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Lapethos, Cyprus, King Sidqmelek, c. 449 - 420 B.C.
Excavation finds date Lapithos to as early as 3000 B.C. In the 4th century B.C., Lapithos was one of the nine kingdoms of Cyprus. During the Persian rule, Lapithos was settled by Phoenicians. After Peisistratos, king of Lapithos, along with Nicocreon of Salamis, and Stasanor of Curion helped Alexander the Great capture Tyre, Alexander declared Cyprus free. The last king of Lapethos, Praxippos, was subdued by Ptolemy I in 312 B.C. Under Roman rule, Lapethos had more than 10,000 inhabitants, produced copper, earthenware and produce, and was a port and a shipyard. Lapethos was given the name Lambousa ("shining") perhaps because of its beauty or perhaps because of its lighthouse. The apostles Paul, Barnabas, and Mark passed by Lapethos coming from Tarsus. According to Barnabas, during his second tour with Mark, they stayed outside the walls because they were denied access to the city. In late antiquity, Lapethos enjoyed great prosperity but was heavily damaged by Arab incursions. The population often had to flee and take refuge in the interior. After the Byzantine recovery of Cyprus from the Arabs in 965, Lapithos's refugees returned to rebuild, but chose to stay away from the sea, relocating it at the foot of mountain Pentadactylos.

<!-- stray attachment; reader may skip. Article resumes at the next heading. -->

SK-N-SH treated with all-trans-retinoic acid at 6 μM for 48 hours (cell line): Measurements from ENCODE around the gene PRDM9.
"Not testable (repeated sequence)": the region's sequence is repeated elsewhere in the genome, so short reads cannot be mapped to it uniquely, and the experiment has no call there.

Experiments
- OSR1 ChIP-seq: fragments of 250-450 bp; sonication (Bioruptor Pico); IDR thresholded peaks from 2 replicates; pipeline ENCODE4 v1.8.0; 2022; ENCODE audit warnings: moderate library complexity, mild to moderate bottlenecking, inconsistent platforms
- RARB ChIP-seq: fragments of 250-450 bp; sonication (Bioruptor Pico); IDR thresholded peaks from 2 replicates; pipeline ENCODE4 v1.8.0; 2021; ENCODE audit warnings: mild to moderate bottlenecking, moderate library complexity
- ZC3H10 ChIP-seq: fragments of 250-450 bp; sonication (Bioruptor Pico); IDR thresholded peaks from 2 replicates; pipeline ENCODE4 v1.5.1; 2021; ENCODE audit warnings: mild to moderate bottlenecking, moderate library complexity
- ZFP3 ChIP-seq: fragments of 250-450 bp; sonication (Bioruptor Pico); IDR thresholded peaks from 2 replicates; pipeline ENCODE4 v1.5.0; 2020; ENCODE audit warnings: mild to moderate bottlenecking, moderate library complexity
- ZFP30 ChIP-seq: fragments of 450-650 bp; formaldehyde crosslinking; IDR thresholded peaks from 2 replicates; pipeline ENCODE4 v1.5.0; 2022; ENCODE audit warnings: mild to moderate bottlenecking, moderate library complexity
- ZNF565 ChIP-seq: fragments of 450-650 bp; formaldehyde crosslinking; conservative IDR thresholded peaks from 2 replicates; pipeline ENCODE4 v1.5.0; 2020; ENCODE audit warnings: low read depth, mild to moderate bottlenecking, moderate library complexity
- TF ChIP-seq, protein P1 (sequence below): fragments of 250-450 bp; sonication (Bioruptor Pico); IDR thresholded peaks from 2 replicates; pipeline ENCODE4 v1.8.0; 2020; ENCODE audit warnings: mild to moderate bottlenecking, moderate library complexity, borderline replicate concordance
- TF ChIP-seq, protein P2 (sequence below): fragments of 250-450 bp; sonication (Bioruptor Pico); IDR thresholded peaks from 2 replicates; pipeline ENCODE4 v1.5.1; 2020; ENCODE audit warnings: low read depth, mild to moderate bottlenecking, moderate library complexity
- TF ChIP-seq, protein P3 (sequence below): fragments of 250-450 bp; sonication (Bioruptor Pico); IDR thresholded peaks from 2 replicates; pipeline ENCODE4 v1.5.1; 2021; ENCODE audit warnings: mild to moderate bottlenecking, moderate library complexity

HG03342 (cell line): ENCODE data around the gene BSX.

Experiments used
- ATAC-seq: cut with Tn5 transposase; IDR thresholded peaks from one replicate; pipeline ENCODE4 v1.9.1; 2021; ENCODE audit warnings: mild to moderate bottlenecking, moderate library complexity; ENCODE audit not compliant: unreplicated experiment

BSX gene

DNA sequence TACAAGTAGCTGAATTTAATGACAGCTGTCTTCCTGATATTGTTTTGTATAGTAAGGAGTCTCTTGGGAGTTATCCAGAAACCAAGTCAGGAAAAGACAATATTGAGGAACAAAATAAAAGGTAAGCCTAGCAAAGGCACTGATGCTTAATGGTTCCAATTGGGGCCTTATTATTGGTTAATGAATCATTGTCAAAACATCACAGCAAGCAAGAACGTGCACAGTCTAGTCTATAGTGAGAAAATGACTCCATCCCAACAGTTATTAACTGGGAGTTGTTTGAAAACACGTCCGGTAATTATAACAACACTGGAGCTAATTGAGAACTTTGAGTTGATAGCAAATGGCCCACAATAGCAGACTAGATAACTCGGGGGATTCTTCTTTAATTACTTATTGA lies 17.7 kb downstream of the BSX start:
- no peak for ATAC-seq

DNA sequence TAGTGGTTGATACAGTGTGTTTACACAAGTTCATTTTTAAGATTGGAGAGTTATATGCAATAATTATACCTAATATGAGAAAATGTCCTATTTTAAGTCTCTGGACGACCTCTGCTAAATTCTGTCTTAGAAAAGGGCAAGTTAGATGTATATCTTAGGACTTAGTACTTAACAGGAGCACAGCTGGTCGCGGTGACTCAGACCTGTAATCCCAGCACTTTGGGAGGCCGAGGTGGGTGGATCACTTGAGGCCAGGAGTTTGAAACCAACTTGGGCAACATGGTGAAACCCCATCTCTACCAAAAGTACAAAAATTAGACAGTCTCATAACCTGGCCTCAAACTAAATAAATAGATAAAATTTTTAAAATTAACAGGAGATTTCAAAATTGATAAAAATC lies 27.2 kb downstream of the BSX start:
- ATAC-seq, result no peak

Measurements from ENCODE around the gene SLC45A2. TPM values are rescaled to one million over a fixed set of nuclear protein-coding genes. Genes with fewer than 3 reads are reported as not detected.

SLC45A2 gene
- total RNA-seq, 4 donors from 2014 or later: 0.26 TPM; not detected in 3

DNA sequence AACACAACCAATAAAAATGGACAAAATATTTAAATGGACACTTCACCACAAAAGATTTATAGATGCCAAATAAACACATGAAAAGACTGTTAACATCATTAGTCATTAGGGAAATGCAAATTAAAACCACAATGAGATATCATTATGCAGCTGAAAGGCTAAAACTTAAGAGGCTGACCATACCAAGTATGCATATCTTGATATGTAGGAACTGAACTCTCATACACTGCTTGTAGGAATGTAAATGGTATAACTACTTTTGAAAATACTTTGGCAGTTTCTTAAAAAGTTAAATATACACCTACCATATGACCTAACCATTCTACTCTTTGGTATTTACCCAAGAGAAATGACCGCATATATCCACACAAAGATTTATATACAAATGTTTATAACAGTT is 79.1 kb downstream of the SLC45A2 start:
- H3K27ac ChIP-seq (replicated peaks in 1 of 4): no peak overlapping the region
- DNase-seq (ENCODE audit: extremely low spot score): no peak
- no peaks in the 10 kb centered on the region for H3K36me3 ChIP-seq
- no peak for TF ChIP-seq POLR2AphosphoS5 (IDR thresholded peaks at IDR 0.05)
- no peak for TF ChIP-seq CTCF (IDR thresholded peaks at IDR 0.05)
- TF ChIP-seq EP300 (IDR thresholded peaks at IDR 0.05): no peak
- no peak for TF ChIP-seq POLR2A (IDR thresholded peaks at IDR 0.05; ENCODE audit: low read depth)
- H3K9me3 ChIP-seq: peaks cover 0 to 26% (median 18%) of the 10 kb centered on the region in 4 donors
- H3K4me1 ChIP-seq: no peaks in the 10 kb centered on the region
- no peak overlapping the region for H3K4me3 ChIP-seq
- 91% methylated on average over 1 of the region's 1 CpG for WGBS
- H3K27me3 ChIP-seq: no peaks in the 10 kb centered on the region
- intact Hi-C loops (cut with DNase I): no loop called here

GS87792. Silver stater
, BMC Cyprus
p. 30 f., 7-9, pl. VI, 6-8; Traitť
II p. 823, 1361-1363 and pl. CXXXVI; Bank of Cyprus
p. 94 & pl. VII, 2; Tziambazis
48, F, struck with worn damaged dies, Lapethos (Lambousa, Cyprus
) mint, weight
10.789g, maximum diameter
21.5mm, die axis
, c. 449 - 420 B.C.; obverse
of Lapethos, head
left, wearing a crested Corinthian helmet; reverse
: of Sidqmelek, head
facing, wearing a double-crested helmet with bullís horn and ears, all within an incuse
square; very rare
$650.00 SALE PRICE $585.00
Catalog current as of Sunday, May 26, 2019.
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